Medical reading is tough, but we’re trying hard to be an informed consumer.
We saw a wonderful Oncologist today. He confirms that my original 3-drug regime of Perjeta + Herceptin + Taxotere is “standard of care”. In his view the best standard of care. The new doctor did a great job explaining the history of the different chemotherapy protocols. He did express concern that the 2-drug regime I’m currently on, Herceptin + Taxotere, is not sufficient. You may recall the current regime is not the original regime due to interference from office staff. I still don’t get it. Anyway, it was reassuring to know that our original decisions to go with this Perjeta-led Neoadjuvant protocol was the best choice. My current doctor got it right in the first place.
More good news! The new doctor saw no problems moving forward. He supports adding in Perjeta on Cycle 3 except that he would add an additional cycle, a Cycle 7, in order to give Perjeta at least 5 cycles to do work on getting what the doctors call “pathological complete response”. That’s fancy talk for 100% shrinkage of all of my tumors before surgery. He was very bold saying that studies have shown success rates in the 90% range when using Perjeta along with the other drugs. His 90% number is a bit higher than those from William’s readings which were more in the 39% to 75% range; no matter, any of these numbers beat the heck out of the number attached to my current regime (22% chance at pathological complete response).
If it is possible to be excited about having breast cancer, I am. HER2 Positive Breast Cancer in the 1990’s had only a 17% chance of complete shrinkage. I’ll take 39% – 90% and thank the doctors and scientists who discovered these Anti-HER2 Drugs. To hear the new doctor say that patients receiving just Perjeta + Herceptin have a 30% chance of 100% pathological complete response is remarkable. We have to imagine a day when those among us can take a simple test to know we fall into that 30% group and thus never have to take a traditional chemo drug. This clearly is the future and the present is a relatively decent place to be.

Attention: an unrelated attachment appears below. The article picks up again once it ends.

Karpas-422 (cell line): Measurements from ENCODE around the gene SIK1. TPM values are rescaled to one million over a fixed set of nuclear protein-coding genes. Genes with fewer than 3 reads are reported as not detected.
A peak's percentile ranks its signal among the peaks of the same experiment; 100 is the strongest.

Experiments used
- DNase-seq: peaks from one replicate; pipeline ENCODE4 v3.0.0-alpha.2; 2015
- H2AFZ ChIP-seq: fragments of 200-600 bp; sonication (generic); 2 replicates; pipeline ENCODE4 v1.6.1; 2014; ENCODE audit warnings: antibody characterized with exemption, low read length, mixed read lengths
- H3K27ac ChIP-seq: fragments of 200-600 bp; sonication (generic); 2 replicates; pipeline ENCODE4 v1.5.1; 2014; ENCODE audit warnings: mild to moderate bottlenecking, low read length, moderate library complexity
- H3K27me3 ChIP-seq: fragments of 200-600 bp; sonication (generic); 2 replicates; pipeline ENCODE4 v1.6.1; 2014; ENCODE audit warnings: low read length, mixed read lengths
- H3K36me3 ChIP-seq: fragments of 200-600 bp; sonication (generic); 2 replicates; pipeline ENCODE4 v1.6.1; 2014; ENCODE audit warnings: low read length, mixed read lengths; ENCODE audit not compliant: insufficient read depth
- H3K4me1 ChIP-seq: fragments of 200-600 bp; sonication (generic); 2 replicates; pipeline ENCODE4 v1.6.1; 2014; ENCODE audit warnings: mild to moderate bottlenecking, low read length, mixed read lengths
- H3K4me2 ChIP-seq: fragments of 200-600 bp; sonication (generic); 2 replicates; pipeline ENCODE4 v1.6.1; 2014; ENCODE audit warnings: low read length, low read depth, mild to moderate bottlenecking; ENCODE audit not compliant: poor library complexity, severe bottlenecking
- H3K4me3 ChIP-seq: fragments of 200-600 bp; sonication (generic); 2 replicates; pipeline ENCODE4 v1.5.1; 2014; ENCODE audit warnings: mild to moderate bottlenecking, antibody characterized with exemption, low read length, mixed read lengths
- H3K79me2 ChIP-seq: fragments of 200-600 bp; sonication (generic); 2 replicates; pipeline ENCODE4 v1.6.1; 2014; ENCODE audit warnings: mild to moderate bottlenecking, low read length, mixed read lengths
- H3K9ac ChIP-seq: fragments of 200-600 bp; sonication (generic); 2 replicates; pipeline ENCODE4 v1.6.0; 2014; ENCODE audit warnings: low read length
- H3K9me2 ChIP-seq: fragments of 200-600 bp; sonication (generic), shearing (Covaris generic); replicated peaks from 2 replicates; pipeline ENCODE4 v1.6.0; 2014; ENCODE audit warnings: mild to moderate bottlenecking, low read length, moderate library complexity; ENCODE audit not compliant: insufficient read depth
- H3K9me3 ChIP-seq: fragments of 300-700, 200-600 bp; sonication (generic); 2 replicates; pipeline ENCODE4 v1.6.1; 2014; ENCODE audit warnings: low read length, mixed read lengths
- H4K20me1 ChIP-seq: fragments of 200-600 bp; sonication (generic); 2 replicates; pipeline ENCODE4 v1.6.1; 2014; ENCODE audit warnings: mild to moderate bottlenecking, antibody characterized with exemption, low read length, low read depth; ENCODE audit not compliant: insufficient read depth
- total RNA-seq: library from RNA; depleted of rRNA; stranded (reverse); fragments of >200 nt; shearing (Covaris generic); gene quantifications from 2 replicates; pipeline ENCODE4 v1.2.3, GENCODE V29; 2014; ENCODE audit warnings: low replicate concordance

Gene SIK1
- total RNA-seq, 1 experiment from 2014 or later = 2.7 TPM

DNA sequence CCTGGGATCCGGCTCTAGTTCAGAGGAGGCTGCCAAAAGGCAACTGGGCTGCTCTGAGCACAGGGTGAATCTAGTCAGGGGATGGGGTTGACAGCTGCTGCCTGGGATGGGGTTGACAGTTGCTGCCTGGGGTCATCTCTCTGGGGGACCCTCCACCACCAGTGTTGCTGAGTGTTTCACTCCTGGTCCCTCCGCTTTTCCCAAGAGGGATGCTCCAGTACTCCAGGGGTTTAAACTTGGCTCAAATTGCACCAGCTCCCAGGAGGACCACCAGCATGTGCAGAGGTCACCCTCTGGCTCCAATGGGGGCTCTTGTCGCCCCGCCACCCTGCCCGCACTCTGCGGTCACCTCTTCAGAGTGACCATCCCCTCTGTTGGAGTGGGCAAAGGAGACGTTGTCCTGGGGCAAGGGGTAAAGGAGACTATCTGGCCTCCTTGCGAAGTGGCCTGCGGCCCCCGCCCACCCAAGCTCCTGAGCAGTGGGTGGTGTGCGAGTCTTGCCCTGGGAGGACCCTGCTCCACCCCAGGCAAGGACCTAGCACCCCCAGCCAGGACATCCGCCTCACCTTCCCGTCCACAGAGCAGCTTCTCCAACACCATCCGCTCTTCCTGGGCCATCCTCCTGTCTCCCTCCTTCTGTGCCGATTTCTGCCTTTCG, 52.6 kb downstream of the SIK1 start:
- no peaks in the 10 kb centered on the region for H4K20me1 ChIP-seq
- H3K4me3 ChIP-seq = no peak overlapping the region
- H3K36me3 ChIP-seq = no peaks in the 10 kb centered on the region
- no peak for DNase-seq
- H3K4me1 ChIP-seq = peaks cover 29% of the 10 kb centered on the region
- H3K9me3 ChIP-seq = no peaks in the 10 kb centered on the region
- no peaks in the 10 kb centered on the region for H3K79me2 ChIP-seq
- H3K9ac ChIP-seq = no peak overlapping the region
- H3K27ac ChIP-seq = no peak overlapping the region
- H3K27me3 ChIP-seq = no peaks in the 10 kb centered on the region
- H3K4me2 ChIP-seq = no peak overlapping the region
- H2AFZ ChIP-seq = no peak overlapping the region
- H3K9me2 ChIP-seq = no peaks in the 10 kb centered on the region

I ended our session with the new doctor stating that I regretted the situation I found myself in. I saw no change in policy coming from the current medical provider. Doctors don’t typically like picking up patients who come to them via second opinions. I asked … and for very obvious reasons … we can’t afford to self-insure the Perjeta and the current medical provider refuses to back off their unwarranted policy of withholding proper care. The new doctor explained the difficulties associated with transferring care mid-stream. We spoke to the 39% we had read about and the 90% he offered (versus the 17% we read about as pertains to my default regime). He agreed!
Yes! My transfer of care is in the works. Well … we hope it is. We are waiting for a call from the business office at the new place to confirm everything.
The Cycle 2 chemotherapy session got re-scheduled to tomorrow. I’m a victim of the national weather. The nurse can’t get home from vacation. She is stuck waiting for open flights through congested airports.
Not sure how this will affect me because chemo appointments are supposed to be on Monday’s to give me the week to recover. It’s a late appointment tomorrow as well. Traveling home to Sacramento could be a challenge. Leaving tomorrow night after a late chemo session means driving through Orange County, then Riverside County, then LA County before crossing over the Grapevine. Southern California traffic after 3pm is routinely the pits.
Got some cool news. My cousin Lona will join me tomorrow. Having company during chemo sessions is a very nice thing. Lona will give William a break and a fair shot at packing the car if he decides to drive home immediately after my session. I miss my cousin bunches so chemo it is. Looking forward to seeing her.
I’m betting William and I will both be too tired to travel tomorrow night. Thursday is looking more like travel day this time.